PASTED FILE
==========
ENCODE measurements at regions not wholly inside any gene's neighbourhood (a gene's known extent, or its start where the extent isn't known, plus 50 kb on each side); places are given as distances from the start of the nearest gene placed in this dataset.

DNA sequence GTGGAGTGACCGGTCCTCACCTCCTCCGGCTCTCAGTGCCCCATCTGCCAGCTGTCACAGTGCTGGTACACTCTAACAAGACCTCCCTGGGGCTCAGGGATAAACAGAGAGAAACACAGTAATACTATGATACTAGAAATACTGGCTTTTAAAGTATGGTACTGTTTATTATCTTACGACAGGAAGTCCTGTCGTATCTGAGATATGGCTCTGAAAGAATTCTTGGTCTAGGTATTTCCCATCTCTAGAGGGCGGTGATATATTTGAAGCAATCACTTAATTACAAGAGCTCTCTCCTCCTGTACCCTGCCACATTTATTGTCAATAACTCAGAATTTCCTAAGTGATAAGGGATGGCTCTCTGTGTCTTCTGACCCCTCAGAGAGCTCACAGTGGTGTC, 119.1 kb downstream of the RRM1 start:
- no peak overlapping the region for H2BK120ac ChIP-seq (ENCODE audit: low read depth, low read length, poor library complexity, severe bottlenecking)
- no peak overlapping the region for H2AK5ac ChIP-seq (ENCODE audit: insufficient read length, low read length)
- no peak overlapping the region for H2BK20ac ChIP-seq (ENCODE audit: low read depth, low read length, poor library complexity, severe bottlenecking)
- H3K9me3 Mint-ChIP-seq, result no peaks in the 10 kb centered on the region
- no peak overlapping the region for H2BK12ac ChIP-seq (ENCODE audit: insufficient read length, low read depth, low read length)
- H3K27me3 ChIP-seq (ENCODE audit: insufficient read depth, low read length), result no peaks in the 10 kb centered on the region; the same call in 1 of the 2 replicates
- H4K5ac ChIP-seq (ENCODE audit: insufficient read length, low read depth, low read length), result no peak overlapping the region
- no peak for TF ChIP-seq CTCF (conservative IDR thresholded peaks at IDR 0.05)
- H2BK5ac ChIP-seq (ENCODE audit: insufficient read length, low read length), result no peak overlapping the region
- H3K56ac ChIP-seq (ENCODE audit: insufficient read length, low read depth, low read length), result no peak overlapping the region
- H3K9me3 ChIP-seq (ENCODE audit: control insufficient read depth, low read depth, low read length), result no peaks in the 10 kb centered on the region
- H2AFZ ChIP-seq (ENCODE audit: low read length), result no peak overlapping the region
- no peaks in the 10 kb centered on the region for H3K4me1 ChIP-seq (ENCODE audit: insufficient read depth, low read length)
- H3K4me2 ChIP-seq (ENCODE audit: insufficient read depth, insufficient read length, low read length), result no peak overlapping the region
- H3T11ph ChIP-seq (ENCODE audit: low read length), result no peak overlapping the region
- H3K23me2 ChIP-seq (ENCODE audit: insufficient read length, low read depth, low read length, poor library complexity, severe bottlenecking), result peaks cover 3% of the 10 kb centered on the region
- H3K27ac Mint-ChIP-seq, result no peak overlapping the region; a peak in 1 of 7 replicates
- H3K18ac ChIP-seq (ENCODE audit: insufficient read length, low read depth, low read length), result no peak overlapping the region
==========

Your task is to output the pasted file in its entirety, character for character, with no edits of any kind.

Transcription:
ENCODE measurements at regions not wholly inside any gene's neighbourhood (a gene's known extent, or its start where the extent isn't known, plus 50 kb on each side); places are given as distances from the start of the nearest gene placed in this dataset.

DNA sequence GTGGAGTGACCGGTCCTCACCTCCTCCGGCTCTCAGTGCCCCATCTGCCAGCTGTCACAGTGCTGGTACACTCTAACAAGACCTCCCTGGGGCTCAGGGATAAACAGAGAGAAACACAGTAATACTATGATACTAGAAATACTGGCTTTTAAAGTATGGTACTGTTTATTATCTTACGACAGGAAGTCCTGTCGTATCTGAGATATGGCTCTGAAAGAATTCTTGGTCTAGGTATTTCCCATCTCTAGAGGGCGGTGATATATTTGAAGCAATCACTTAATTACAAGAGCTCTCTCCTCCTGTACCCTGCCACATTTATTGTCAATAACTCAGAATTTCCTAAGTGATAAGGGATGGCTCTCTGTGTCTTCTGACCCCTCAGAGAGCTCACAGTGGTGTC, 119.1 kb downstream of the RRM1 start:
- no peak overlapping the region for H2BK120ac ChIP-seq (ENCODE audit: low read depth, low read length, poor library complexity, severe bottlenecking)
- no peak overlapping the region for H2AK5ac ChIP-seq (ENCODE audit: insufficient read length, low read length)
- no peak overlapping the region for H2BK20ac ChIP-seq (ENCODE audit: low read depth, low read length, poor library complexity, severe bottlenecking)
- H3K9me3 Mint-ChIP-seq, result no peaks in the 10 kb centered on the region
- no peak overlapping the region for H2BK12ac ChIP-seq (ENCODE audit: insufficient read length, low read depth, low read length)
- H3K27me3 ChIP-seq (ENCODE audit: insufficient read depth, low read length), result no peaks in the 10 kb centered on the region; the same call in 1 of the 2 replicates
- H4K5ac ChIP-seq (ENCODE audit: insufficient read length, low read depth, low read length), result no peak overlapping the region
- no peak for TF ChIP-seq CTCF (conservative IDR thresholded peaks at IDR 0.05)
- H2BK5ac ChIP-seq (ENCODE audit: insufficient read length, low read length), result no peak overlapping the region
- H3K56ac ChIP-seq (ENCODE audit: insufficient read length, low read depth, low read length), result no peak overlapping the region
- H3K9me3 ChIP-seq (ENCODE audit: control insufficient read depth, low read depth, low read length), result no peaks in the 10 kb centered on the region
- H2AFZ ChIP-seq (ENCODE audit: low read length), result no peak overlapping the region
- no peaks in the 10 kb centered on the region for H3K4me1 ChIP-seq (ENCODE audit: insufficient read depth, low read length)
- H3K4me2 ChIP-seq (ENCODE audit: insufficient read depth, insufficient read length, low read length), result no peak overlapping the region
- H3T11ph ChIP-seq (ENCODE audit: low read length), result no peak overlapping the region
- H3K23me2 ChIP-seq (ENCODE audit: insufficient read length, low read depth, low read length, poor library complexity, severe bottlenecking), result peaks cover 3% of the 10 kb centered on the region
- H3K27ac Mint-ChIP-seq, result no peak overlapping the region; a peak in 1 of 7 replicates
- H3K18ac ChIP-seq (ENCODE audit: insufficient read length, low read depth, low read length), result no peak overlapping the region